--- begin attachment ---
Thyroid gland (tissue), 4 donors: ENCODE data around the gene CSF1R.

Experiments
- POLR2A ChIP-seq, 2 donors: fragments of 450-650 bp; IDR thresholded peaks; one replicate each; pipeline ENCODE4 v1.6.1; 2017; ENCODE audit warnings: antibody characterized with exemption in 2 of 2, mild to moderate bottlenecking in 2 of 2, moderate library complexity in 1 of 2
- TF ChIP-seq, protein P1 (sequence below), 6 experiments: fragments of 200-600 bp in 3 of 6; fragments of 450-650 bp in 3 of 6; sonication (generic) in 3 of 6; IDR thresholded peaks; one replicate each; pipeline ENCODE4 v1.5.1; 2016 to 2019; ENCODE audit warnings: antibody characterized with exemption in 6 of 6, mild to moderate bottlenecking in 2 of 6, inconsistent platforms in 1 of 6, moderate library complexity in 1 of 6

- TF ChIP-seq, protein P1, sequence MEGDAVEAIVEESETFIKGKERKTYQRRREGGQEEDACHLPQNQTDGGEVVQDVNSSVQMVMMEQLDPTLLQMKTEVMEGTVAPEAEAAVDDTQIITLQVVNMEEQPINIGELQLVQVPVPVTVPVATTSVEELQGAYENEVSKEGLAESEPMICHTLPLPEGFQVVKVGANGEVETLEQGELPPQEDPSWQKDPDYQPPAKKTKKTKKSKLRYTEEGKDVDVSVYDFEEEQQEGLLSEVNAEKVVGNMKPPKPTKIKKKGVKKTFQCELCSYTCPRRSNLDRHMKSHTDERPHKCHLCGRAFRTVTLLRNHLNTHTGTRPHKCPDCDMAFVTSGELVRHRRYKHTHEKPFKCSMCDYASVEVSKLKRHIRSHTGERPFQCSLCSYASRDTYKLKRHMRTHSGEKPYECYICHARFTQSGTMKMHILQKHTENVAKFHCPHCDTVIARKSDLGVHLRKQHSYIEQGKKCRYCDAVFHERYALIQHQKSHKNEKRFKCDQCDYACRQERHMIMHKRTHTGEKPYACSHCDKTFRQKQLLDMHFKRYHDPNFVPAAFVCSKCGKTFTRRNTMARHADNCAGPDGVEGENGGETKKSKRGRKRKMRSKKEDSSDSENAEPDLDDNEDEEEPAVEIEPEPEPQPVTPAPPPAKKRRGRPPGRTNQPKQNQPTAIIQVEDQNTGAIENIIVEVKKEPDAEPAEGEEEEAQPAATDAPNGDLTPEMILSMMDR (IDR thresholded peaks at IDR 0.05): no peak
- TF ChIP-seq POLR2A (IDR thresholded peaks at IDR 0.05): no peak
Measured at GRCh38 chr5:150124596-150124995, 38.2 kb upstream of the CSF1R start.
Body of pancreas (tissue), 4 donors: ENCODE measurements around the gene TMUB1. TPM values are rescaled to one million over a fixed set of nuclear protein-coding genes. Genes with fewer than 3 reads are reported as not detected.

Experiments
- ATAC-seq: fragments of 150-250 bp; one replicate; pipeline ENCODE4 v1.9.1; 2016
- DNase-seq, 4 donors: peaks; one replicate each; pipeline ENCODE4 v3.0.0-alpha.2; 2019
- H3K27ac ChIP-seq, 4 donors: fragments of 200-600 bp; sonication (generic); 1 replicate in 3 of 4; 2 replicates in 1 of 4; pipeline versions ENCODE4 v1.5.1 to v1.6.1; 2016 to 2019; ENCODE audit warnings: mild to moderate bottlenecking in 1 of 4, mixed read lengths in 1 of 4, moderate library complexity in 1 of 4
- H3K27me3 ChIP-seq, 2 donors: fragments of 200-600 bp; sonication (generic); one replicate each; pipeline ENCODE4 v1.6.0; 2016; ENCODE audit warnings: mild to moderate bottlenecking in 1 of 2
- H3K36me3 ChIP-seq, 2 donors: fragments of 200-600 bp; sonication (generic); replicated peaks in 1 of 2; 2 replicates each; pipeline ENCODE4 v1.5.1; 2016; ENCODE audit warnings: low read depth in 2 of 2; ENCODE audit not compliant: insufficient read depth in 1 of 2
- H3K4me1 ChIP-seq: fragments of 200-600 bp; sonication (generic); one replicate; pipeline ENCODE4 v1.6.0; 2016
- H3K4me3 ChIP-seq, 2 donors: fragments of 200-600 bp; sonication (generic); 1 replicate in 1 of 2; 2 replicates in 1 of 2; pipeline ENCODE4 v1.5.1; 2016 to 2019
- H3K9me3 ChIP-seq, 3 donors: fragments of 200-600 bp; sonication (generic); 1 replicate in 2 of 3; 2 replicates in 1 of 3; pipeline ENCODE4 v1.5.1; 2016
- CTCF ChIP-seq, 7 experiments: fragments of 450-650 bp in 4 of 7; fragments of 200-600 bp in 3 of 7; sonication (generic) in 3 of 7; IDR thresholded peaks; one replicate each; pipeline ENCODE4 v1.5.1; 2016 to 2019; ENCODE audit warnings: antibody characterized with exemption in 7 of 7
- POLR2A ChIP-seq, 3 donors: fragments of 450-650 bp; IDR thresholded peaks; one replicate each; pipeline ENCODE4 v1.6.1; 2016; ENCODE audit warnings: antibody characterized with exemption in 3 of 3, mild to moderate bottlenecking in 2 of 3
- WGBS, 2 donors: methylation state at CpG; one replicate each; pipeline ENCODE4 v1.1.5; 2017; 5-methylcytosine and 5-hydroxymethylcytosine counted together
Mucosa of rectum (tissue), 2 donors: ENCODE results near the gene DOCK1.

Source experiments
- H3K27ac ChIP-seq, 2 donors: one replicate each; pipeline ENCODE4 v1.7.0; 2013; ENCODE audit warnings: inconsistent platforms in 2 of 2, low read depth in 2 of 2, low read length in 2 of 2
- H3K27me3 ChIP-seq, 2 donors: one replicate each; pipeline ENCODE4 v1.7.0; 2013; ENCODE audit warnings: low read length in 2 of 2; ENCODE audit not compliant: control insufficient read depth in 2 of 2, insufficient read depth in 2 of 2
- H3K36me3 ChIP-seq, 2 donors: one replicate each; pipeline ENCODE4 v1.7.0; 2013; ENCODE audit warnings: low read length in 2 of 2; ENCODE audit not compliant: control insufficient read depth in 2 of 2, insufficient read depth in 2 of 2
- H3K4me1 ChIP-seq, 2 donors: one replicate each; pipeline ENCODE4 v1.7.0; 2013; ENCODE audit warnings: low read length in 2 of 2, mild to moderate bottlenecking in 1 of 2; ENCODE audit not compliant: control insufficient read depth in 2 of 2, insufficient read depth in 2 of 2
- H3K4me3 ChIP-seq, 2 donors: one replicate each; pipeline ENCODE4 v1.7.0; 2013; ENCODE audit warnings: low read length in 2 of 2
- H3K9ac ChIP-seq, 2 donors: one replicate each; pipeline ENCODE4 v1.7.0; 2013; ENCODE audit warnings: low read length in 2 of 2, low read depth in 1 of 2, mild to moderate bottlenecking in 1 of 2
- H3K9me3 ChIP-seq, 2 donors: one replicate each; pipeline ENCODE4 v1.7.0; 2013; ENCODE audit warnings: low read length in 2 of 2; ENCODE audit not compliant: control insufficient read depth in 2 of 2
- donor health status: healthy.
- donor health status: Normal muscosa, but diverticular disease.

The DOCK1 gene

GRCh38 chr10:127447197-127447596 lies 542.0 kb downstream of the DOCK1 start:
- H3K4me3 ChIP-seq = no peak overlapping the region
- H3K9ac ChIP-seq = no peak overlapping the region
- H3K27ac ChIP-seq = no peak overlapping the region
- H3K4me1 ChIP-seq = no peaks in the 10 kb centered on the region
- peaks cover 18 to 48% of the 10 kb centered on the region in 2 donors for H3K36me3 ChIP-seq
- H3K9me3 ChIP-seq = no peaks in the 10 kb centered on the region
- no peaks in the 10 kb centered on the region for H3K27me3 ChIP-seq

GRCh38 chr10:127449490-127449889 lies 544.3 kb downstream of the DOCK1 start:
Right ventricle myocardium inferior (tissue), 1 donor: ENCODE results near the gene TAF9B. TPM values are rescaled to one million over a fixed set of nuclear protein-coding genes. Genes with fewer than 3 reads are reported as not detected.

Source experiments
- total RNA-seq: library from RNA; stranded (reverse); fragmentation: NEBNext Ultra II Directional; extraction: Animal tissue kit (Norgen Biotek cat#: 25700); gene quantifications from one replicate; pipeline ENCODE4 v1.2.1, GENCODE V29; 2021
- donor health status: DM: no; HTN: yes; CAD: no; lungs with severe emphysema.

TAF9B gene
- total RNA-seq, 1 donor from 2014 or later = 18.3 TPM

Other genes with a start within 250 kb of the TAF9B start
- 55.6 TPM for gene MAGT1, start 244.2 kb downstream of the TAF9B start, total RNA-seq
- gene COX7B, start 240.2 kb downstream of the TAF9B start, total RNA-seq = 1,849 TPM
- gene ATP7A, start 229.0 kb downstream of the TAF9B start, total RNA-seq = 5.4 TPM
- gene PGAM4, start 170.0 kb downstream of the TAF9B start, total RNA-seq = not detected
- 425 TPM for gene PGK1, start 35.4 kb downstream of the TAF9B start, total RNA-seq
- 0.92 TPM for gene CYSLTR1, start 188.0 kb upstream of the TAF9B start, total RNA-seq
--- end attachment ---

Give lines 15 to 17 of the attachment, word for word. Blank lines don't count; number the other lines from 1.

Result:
- H3K4me1 ChIP-seq: fragments of 200-600 bp; sonication (generic); one replicate; pipeline ENCODE4 v1.6.0; 2016
- H3K4me3 ChIP-seq, 2 donors: fragments of 200-600 bp; sonication (generic); 1 replicate in 1 of 2; 2 replicates in 1 of 2; pipeline ENCODE4 v1.5.1; 2016 to 2019
- H3K9me3 ChIP-seq, 3 donors: fragments of 200-600 bp; sonication (generic); 1 replicate in 2 of 3; 2 replicates in 1 of 3; pipeline ENCODE4 v1.5.1; 2016